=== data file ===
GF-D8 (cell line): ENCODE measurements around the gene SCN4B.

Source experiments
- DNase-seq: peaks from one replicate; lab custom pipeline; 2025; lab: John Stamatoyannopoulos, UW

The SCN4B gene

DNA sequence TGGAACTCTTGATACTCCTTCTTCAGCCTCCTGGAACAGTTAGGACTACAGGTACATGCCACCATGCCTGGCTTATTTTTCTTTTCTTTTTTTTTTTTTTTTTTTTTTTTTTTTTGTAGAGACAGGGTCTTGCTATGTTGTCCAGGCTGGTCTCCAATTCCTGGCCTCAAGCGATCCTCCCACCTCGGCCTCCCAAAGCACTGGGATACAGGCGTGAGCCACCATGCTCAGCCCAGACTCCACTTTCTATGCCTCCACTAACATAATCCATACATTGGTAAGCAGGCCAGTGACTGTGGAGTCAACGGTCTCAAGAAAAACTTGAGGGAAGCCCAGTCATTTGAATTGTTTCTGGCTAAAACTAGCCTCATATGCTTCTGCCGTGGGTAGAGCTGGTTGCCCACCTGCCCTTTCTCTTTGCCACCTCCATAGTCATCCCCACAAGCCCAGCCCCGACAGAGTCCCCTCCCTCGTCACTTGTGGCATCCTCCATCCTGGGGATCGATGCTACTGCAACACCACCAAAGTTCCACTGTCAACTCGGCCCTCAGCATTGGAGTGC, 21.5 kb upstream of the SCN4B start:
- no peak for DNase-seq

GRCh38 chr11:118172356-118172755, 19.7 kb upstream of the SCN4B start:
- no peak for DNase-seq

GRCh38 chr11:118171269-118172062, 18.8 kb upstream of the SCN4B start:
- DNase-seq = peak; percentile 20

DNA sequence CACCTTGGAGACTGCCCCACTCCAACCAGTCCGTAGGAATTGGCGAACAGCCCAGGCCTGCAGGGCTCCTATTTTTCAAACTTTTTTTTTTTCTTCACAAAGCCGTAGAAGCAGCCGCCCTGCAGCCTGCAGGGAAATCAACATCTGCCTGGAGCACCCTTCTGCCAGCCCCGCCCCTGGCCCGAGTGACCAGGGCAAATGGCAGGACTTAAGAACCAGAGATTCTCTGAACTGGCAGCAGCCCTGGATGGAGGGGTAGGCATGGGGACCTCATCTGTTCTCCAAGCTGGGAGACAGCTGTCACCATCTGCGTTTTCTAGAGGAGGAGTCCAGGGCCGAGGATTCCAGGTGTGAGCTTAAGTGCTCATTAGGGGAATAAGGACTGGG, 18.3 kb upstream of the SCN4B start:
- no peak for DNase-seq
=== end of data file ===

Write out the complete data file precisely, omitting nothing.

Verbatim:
GF-D8 (cell line): ENCODE measurements around the gene SCN4B.

Source experiments
- DNase-seq: peaks from one replicate; lab custom pipeline; 2025; lab: John Stamatoyannopoulos, UW

The SCN4B gene

DNA sequence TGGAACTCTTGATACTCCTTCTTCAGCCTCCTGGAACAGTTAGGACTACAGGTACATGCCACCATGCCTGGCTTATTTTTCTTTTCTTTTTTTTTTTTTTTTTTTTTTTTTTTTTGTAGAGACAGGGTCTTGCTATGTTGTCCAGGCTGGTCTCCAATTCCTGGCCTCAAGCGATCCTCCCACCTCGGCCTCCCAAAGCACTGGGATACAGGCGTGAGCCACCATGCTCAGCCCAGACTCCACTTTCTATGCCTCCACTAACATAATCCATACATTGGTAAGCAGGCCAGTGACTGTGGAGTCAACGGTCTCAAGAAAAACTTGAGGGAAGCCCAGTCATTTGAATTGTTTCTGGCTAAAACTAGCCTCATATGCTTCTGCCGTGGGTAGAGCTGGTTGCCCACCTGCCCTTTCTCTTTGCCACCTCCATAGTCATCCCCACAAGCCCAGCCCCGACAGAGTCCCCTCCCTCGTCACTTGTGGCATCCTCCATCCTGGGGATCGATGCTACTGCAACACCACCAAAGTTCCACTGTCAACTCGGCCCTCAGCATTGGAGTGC, 21.5 kb upstream of the SCN4B start:
- no peak for DNase-seq

GRCh38 chr11:118172356-118172755, 19.7 kb upstream of the SCN4B start:
- no peak for DNase-seq

GRCh38 chr11:118171269-118172062, 18.8 kb upstream of the SCN4B start:
- DNase-seq = peak; percentile 20

DNA sequence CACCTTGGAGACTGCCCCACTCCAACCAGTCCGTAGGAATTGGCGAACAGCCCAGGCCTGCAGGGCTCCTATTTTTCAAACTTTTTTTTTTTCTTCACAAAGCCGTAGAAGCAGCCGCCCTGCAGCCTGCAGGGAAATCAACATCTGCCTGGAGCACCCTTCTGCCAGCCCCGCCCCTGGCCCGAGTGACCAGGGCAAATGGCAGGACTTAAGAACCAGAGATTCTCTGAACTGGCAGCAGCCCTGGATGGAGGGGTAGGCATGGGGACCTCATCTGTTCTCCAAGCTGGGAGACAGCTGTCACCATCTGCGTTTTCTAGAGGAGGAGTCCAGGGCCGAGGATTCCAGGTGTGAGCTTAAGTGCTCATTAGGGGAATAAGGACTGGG, 18.3 kb upstream of the SCN4B start:
- no peak for DNase-seq